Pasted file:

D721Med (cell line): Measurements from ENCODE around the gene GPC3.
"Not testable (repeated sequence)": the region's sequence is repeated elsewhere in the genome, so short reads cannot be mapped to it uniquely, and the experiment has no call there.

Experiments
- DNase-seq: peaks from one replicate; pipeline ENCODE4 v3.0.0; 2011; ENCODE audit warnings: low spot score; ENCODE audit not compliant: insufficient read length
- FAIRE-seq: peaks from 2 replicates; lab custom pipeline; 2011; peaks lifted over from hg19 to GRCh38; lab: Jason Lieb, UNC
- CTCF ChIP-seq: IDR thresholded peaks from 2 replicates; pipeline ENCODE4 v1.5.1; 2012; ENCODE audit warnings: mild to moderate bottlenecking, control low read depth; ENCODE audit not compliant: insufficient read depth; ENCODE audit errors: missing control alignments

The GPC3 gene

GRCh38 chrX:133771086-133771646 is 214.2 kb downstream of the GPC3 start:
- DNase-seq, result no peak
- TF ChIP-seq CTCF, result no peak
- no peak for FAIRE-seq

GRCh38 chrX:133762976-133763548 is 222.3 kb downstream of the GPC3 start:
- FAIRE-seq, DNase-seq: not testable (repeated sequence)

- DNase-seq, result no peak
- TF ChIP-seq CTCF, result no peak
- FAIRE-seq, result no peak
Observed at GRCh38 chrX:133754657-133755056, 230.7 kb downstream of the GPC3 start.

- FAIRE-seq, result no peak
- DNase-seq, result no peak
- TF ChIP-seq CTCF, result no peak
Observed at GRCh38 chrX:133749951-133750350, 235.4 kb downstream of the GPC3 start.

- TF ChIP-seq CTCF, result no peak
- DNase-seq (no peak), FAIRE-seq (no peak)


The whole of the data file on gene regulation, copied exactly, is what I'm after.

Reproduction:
D721Med (cell line): Measurements from ENCODE around the gene GPC3.
"Not testable (repeated sequence)": the region's sequence is repeated elsewhere in the genome, so short reads cannot be mapped to it uniquely, and the experiment has no call there.

Experiments
- DNase-seq: peaks from one replicate; pipeline ENCODE4 v3.0.0; 2011; ENCODE audit warnings: low spot score; ENCODE audit not compliant: insufficient read length
- FAIRE-seq: peaks from 2 replicates; lab custom pipeline; 2011; peaks lifted over from hg19 to GRCh38; lab: Jason Lieb, UNC
- CTCF ChIP-seq: IDR thresholded peaks from 2 replicates; pipeline ENCODE4 v1.5.1; 2012; ENCODE audit warnings: mild to moderate bottlenecking, control low read depth; ENCODE audit not compliant: insufficient read depth; ENCODE audit errors: missing control alignments

The GPC3 gene

GRCh38 chrX:133771086-133771646 is 214.2 kb downstream of the GPC3 start:
- DNase-seq, result no peak
- TF ChIP-seq CTCF, result no peak
- no peak for FAIRE-seq

GRCh38 chrX:133762976-133763548 is 222.3 kb downstream of the GPC3 start:
- FAIRE-seq, DNase-seq: not testable (repeated sequence)

- DNase-seq, result no peak
- TF ChIP-seq CTCF, result no peak
- FAIRE-seq, result no peak
Observed at GRCh38 chrX:133754657-133755056, 230.7 kb downstream of the GPC3 start.

- FAIRE-seq, result no peak
- DNase-seq, result no peak
- TF ChIP-seq CTCF, result no peak
Observed at GRCh38 chrX:133749951-133750350, 235.4 kb downstream of the GPC3 start.

- TF ChIP-seq CTCF, result no peak
- DNase-seq (no peak), FAIRE-seq (no peak)